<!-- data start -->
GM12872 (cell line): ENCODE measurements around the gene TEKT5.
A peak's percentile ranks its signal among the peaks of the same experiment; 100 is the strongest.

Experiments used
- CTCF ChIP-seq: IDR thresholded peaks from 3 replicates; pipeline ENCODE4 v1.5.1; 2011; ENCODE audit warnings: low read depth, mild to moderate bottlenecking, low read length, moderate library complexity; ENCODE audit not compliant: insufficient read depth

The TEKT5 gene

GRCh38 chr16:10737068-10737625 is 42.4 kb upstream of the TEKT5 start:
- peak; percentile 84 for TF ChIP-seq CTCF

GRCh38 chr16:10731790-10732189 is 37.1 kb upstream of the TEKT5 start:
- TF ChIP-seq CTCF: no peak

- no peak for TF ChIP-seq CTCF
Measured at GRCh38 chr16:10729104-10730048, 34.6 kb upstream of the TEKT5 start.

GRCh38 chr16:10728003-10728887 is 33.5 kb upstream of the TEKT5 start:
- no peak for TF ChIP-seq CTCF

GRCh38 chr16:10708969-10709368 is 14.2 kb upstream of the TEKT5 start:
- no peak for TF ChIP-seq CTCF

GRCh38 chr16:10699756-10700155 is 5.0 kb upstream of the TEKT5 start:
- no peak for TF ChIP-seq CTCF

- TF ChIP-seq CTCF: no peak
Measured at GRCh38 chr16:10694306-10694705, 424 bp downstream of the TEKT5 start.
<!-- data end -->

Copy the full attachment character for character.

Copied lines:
GM12872 (cell line): ENCODE measurements around the gene TEKT5.
A peak's percentile ranks its signal among the peaks of the same experiment; 100 is the strongest.

Experiments used
- CTCF ChIP-seq: IDR thresholded peaks from 3 replicates; pipeline ENCODE4 v1.5.1; 2011; ENCODE audit warnings: low read depth, mild to moderate bottlenecking, low read length, moderate library complexity; ENCODE audit not compliant: insufficient read depth

The TEKT5 gene

GRCh38 chr16:10737068-10737625 is 42.4 kb upstream of the TEKT5 start:
- peak; percentile 84 for TF ChIP-seq CTCF

GRCh38 chr16:10731790-10732189 is 37.1 kb upstream of the TEKT5 start:
- TF ChIP-seq CTCF: no peak

- no peak for TF ChIP-seq CTCF
Measured at GRCh38 chr16:10729104-10730048, 34.6 kb upstream of the TEKT5 start.

GRCh38 chr16:10728003-10728887 is 33.5 kb upstream of the TEKT5 start:
- no peak for TF ChIP-seq CTCF

GRCh38 chr16:10708969-10709368 is 14.2 kb upstream of the TEKT5 start:
- no peak for TF ChIP-seq CTCF

GRCh38 chr16:10699756-10700155 is 5.0 kb upstream of the TEKT5 start:
- no peak for TF ChIP-seq CTCF

- TF ChIP-seq CTCF: no peak
Measured at GRCh38 chr16:10694306-10694705, 424 bp downstream of the TEKT5 start.